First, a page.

Sunday, December 20, 2009

Autographed Scott Young Card

I wasn't a fan of my hometown Montréal Canadiens growing up - it was too easy: they were everywhere, they were always winning, everyone knew at least one of them in person, and too many people loved them, not just here, but all over the continent; to this day, in any given arena where they're the visiting team, you'll see a strong contingent of Habs fans supporting the winning-est team in the sport's history.

No, I was a fan of the Québec Nordiques. Blue to the Habs' red, Quebecers to the Habs' Canadians, the new kid in town rather than the establishment, the underdog instead of the favourite. After the Stastnys and Goulet came Sakic, Sundin, Nolan and Stéphane Fiset - a new generation ready for prime time, a high-scoring machine built through both five years of mediocrity and some of the best trades of the past 25 years.

Not quite part of the elite of that squad but a key piece nonetheless was Scott Young, the team's second-line right winger and point man on the power play. His shot was as accurate as it was hard, and his passing skills could also be used at that position, while also giving prime powerplay time to the other offensive weapons on the team (Joe Sakic, Owen Nolan, Mike Ricci, Mats Sundin, Wendel Clark) while giving either Leschyshyn or Duchesne a well-deserved break if they'd been on the ice as the other team's penalty was called.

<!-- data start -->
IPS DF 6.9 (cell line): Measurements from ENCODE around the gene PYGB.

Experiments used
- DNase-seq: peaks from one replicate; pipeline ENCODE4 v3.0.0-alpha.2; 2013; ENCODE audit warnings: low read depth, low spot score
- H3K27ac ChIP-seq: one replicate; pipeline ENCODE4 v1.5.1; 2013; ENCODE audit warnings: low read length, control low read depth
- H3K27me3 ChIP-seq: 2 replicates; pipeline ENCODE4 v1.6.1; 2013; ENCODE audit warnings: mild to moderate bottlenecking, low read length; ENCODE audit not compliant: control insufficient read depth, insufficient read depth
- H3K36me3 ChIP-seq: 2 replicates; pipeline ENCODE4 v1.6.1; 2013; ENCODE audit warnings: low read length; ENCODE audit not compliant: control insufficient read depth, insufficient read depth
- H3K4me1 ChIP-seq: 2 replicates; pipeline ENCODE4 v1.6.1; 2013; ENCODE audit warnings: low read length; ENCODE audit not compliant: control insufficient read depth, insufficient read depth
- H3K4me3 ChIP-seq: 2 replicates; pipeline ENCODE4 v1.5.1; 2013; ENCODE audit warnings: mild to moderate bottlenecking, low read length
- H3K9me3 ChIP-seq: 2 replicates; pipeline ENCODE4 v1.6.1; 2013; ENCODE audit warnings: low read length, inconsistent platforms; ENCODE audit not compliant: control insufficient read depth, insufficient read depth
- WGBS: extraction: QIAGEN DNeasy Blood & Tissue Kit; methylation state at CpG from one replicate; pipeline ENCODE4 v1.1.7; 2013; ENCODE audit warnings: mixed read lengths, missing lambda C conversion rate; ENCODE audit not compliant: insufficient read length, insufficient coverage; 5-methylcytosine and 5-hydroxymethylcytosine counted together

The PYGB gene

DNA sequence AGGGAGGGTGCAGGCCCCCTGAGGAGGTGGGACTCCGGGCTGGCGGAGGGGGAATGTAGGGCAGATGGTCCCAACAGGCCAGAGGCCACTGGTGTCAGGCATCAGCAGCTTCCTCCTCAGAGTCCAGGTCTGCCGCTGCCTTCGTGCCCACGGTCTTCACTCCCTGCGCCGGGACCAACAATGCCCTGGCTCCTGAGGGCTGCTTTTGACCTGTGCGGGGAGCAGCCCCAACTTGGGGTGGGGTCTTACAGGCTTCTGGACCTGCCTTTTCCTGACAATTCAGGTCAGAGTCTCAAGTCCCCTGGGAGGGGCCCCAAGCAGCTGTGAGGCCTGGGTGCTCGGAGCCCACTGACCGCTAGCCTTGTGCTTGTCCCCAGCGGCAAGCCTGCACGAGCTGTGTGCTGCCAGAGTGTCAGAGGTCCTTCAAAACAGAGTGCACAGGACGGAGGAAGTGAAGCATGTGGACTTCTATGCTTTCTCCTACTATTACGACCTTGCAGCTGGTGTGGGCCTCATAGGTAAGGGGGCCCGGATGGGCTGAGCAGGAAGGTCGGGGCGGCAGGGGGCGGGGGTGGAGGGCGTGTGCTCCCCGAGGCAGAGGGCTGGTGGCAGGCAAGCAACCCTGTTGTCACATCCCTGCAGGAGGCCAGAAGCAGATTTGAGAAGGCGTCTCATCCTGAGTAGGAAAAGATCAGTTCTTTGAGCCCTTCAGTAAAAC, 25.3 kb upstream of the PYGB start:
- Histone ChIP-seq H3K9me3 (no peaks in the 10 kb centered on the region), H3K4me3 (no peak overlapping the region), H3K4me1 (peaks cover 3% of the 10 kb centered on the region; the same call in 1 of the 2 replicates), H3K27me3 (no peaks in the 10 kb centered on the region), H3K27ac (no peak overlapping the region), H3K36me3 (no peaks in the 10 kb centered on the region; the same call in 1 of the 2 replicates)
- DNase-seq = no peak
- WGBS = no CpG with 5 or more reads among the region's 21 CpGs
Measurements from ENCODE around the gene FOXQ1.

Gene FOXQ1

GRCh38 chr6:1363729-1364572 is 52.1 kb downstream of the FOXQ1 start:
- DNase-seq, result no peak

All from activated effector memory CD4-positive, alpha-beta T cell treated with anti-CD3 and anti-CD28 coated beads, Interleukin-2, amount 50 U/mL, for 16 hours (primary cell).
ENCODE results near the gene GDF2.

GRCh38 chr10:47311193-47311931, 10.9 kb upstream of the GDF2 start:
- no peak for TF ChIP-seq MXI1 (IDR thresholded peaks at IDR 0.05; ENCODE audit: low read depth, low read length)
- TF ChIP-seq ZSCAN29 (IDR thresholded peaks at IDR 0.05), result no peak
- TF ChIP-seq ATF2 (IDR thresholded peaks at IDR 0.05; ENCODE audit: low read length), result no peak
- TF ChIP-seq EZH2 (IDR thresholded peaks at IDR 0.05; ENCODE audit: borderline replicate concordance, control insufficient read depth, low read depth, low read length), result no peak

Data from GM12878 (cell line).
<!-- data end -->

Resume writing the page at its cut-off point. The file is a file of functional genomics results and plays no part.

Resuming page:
He was the most important 'not-quite-star' player on that team, which is what I told him when I met him (he wasn't too impressed despite acknowledging that I meant well). In 5 years with the organization, three times he scored 20 goals or more, but only once reached 30, winning the Stanley Cup when the team moved to Denver in 1995-96; he had already won it as a member of the Pittsburgh Penguins in 1990-91. He was traded entering his final year under contract, as all parties knew he'd be on his way out anyway, looking for greener pastures with a more prominent role elsewhere - and it sort of happened with the St. Louis Blues, although it did take him until his third year there to score 40 goals.

This was signed during those St. Louis years, but I couldn't resist having him sign a Nordiques card - and this one is my favourite of him in that uniform because of the back of the card: the most beautiful jersey in the game - and the Château Frontenac as the backdrop - a terrific sight. It's signed in black sharpie - one that seemed to be on the verge of dying.

This card was from the 1993-94 Leaf series (card # 108), made by the same company that used to produce Donruss cards, before they were acquired by Pinnacle Brands in the mid-90s (Score, Pinnacle) and Panini recently.

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